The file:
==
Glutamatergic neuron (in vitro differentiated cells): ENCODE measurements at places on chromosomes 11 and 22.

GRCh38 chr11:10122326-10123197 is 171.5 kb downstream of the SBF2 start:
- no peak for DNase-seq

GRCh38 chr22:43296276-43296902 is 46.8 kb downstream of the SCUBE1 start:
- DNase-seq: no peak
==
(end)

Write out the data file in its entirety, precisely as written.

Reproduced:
Glutamatergic neuron (in vitro differentiated cells): ENCODE measurements at places on chromosomes 11 and 22.

GRCh38 chr11:10122326-10123197 is 171.5 kb downstream of the SBF2 start:
- no peak for DNase-seq

GRCh38 chr22:43296276-43296902 is 46.8 kb downstream of the SCUBE1 start:
- DNase-seq: no peak